Successive Approximation (SAR) analog-to-digital converters are used extensively in biomedical applications such as CAT scan due to the high resolution they offer. Capacitor mismatch in the SAR converter is a limiting factor for its accuracy and resolution. Without some form of calibration, a SAR converter can only achieve 10 bit accuracy. In industry, the CALDAC approach is a popular approach for calibrating the SAR ADC, but this approach requires significant test time. This project applies the "Split-ADC" architecture with a deterministic, digital, and background self-calibration algorithm to the SAR converter to minimize test time. In this approach, a single ADC is split into two independent halves. The two split ADCs convert the same input sample and produce two output codes. The ADC output is the average of these two output codes. The difference between these two codes is used as a calibration signal to estimate the errors of the calibration parameters in a modified Jacobi method. The estimates are used to update calibration parameters are updated in a negative feedback LMS procedure. The ADC is fully calibrated when the difference signal goes to zero on average. This project focuses on the specific implementation of the "Split-ADC" self-calibrating algorithm on a 16 bit, 1 MS/s differential SAR ADC.
Several emerging cryptographic applications (for example, smart cards and pervasive computing) require a low cost solution to the problem of obtaining random numbers for secure data communication. The source of random numbers should be well characterized in a statistical sense while being immune to potential tampering through non-random influences such as power supply. The project involves extension of previous VCO phase noise theory design of a phase-locked-loop (PLL) and a voltage-controlled oscillator (VCO) system to provide random numbers based on thermal noise. Previous verified techniques for maintaining immunity to power supply interferences will be used to ensure robustness of the system.
This project investigates the application of mixed signal techniques to design of a silicon germanium (SiGe) integrated circuit used in monitoring and control of an RF communication system in the 1-3GHz frequency range. A common problem in communication systems is detecting a small amplitude signal in the presence of a large amplitude interfering signal at a nearby frequency. If the frequency of the interfering signal is known, then a band-reject or "notch" filter can be used to cancel or attenuate the interfering signal. If the frequency of the interfering signal varies or is unknown, then the notch filter must be tuned to achieve optimum cancellation. One possible approach to this problem would involve the development of an intelligent microsystem that would sense the total signal amplitude in an RF frequency band, and adaptively tune a notch filter to cancel the largest amplitude signal.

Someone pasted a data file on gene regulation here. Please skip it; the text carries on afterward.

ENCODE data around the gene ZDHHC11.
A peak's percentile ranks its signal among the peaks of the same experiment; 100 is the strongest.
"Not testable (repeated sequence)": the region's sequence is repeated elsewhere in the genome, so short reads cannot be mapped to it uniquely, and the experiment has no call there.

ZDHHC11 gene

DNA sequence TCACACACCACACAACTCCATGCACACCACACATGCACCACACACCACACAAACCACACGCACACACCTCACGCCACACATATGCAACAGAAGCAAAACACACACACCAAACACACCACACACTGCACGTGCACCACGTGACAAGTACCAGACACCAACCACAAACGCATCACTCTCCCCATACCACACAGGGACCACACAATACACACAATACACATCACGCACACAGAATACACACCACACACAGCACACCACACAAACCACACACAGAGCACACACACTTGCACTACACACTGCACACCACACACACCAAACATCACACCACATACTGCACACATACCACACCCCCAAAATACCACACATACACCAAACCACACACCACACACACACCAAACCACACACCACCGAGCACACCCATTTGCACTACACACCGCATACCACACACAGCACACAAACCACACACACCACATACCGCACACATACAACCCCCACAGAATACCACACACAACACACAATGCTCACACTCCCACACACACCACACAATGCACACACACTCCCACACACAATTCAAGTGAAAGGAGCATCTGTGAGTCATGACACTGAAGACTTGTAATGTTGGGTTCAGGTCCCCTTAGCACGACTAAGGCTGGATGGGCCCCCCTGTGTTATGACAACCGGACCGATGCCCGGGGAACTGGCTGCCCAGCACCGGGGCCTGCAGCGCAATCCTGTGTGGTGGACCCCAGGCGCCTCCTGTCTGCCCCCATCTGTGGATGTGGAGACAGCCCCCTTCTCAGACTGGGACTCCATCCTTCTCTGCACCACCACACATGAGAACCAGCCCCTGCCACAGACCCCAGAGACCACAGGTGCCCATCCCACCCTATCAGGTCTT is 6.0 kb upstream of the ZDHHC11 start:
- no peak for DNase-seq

Our project will develop a mixed-signal integrated circuit (IC) prototype whose function is to provide complete, programmable analog conditioning and analog-to-digital conversion of an electrophysiologic signal. This IC will easily configure to small and large systems, be inexpensive, of small size, and require much less power than similar systems built from discrete components. These traits give this technology broad applicability to fixed, portable, and wearable sensor systems at all price/performance points. In particular, the technology is targeted for use in systems that acquire EMG (electromyogram), ECG (electrocardiogram) and/or EEG (electroencephalogram) signals.
Our project extends the split-ADC architecture and introduces the interleaved design theory to create a fully digital, deterministic, background calibrating ADC. This type of converter can quickly self-calibrate out errors, eliminating the need to wait a long time for accurate results. The design works by operating two ADCs simultaneously during every conversion cycle. The outputs of the two converters are stored and used to estimate what the value of the errors in the ADCs. These estimated error values are removed from the digital output code.